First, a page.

Why So Serious? Batman Versus the Avengers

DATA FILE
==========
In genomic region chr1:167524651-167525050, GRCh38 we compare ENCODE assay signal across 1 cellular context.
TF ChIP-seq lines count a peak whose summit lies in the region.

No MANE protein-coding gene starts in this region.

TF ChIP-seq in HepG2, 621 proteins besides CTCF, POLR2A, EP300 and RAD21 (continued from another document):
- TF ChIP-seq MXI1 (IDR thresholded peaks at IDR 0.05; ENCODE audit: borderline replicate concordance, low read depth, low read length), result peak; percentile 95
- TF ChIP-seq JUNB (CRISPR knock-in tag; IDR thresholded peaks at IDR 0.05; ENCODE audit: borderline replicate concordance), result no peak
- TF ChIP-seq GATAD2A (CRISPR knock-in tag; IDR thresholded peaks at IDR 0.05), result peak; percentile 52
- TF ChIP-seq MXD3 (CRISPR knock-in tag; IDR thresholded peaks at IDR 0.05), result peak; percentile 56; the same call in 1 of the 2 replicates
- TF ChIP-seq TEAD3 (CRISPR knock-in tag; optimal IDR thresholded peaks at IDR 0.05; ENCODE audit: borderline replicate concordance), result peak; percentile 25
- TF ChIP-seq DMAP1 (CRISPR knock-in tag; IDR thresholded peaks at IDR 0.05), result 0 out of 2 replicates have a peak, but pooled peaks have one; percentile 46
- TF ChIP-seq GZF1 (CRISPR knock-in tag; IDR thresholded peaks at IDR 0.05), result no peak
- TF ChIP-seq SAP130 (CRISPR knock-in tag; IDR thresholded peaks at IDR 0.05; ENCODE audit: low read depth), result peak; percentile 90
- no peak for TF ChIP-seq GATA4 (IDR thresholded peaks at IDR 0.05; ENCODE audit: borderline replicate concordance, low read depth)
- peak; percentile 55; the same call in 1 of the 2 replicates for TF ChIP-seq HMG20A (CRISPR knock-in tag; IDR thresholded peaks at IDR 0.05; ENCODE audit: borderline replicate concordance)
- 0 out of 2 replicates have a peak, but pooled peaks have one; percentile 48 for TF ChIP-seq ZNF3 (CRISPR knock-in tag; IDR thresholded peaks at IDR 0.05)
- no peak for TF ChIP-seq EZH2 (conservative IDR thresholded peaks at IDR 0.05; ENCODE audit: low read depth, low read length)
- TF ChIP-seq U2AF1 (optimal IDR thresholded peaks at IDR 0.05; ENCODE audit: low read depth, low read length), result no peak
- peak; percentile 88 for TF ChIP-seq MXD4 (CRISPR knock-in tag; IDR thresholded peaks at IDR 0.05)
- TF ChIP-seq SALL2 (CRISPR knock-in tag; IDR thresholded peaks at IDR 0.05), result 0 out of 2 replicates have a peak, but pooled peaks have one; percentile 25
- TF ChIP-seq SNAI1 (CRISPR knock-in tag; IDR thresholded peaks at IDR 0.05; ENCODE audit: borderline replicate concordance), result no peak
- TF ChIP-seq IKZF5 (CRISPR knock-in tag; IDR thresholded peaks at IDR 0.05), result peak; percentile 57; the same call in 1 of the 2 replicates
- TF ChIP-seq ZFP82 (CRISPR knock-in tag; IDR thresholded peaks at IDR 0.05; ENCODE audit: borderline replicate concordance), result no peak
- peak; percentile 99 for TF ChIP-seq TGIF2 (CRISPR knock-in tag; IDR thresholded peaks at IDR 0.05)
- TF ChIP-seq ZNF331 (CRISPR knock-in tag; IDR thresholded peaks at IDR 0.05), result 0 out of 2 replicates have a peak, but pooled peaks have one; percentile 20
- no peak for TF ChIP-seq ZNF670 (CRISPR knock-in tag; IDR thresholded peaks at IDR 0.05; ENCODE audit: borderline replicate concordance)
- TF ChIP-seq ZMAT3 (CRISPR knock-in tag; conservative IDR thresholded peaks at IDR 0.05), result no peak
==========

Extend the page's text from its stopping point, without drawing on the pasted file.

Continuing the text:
I've now seen Batman: The Dark Knight Rises and The Amazing Spider-Man three times each, which means The Avengers officially still holds my heart. If I had to rank the three films, I'd say The Avengers is my favorite, The Amazing Spider-Man (while still enjoyable) is my least favorite, and Batman is somewhere in the middle. elsewhere about what might be called the "sine wave of silliness" in Batman storytelling. To wit: Stories about Batman are either serious or silly, and they trend toward the one or the other for long periods of time until the pendulum swings back. The 1960s Batman TV show was unabashedly campy, and it defined the character for the better part of a decade. Then the serious side of Batman came back with a vengeance, until Saturday morning cartoons demanded a kinder, gentler and smileyer Bruce Wayne--until Frank Miller envisioned a dystopian future when a retired Dark Knight Returns. And then, George Clooney put on the tights for Joel Schumacher's homage to 1960s camp in 1997's Batman & Robin, killing a film franchise that under Tim Burton's watch had effectively reconciled Batman's silly and serious sides. And then, in 2005, Batman Begins made us take superheroes seriously. The film was dark and sober, penetrating and poignant. Everything since then, from Superman Returns to Ghost Rider, has been judged by it. Only Batman: The Dark Knight eclipsed it, with Heath Ledger creating a portrait of the Joker that is still haunting. Just because nothing compares to Batman films, however, doesn't mean that we won't drop good money on other superheroes. Iron Man benefited from our good faith, presenting us with a lesser-known character portrayed by an actor whose career had stalled. Robert Downey Jr. delivered a comically care-free and cool performance, a billionaire playboy whose superpowers are not natural but manufactured,--a less heroic but more relatable alternative to Batman's uber-serious, mopey Bruce Wayne. The success of Iron Man set into motion the release of The Avengers, which retained Downey's cavalier and larger-than-life attitude, and extrapolated it out into a team/community setting. The Avengers was the culmination of five films showcasing four characters (six, if you include the cameo by Jeremy Renner's Hawkeye in Thor and Samuel L. Jackson's appearance in Iron Man and Captain America). Over the course of those films (all of which, with the exception of the first Iron Man, were released in between the final two films in the Batman trilogy), our expectations have been changed: we've come to ask of our superhero films--with Heath Ledger's disturbing Joker, ironically enough--"Why so serious?"